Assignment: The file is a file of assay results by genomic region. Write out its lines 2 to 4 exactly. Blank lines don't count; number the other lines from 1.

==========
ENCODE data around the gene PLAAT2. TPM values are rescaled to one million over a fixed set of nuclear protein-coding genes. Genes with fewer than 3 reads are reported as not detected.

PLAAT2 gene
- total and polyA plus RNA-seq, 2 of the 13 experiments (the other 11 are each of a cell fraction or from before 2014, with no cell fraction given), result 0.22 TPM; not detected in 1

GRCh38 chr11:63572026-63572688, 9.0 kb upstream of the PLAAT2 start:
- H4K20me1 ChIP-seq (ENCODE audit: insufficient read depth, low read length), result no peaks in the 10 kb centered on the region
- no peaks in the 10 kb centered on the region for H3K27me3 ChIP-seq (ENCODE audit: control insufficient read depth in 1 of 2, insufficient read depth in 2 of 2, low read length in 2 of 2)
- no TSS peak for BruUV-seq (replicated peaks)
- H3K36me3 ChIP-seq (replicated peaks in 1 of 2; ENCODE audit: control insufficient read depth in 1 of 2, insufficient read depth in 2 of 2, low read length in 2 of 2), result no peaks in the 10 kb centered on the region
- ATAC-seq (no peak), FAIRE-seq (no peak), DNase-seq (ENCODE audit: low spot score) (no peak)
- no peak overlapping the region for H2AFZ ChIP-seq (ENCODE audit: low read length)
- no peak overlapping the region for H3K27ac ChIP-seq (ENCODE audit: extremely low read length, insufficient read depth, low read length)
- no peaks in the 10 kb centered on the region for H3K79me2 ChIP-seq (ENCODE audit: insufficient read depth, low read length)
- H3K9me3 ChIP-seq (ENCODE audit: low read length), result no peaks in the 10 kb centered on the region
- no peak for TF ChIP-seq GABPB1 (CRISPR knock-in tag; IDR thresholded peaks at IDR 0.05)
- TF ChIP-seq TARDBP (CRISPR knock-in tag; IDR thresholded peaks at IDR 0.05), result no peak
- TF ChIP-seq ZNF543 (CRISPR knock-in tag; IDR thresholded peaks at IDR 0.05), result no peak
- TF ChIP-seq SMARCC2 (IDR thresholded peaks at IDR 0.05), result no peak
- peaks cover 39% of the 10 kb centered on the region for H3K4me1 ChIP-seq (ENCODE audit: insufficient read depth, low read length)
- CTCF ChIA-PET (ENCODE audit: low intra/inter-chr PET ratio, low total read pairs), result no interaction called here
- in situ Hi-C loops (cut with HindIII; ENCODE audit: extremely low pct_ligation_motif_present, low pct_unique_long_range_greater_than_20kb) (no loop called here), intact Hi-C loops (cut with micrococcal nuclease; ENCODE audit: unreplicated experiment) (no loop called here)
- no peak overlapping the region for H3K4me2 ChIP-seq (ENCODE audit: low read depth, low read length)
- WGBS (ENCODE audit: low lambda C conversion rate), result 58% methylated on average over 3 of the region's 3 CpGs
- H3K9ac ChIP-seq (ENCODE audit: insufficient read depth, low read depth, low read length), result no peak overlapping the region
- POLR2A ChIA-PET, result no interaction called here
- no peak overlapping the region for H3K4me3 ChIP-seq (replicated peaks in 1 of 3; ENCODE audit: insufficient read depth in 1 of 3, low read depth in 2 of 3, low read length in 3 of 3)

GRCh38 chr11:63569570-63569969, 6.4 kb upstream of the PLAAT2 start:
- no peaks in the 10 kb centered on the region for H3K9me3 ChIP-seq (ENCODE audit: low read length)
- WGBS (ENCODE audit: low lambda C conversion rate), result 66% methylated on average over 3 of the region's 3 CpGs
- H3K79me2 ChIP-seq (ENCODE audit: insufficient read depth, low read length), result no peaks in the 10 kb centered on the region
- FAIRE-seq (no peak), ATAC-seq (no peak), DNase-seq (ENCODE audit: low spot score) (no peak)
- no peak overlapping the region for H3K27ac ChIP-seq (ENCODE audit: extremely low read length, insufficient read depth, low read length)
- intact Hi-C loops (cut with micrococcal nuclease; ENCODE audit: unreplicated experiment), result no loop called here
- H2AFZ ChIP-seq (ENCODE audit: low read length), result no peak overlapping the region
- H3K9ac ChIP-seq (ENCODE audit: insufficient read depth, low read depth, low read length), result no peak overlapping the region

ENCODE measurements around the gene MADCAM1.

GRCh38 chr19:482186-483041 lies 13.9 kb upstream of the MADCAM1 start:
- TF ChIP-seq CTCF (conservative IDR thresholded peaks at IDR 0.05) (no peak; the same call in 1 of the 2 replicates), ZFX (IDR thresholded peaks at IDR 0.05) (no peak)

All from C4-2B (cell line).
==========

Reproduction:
PLAAT2 gene
- total and polyA plus RNA-seq, 2 of the 13 experiments (the other 11 are each of a cell fraction or from before 2014, with no cell fraction given), result 0.22 TPM; not detected in 1

GRCh38 chr11:63572026-63572688, 9.0 kb upstream of the PLAAT2 start: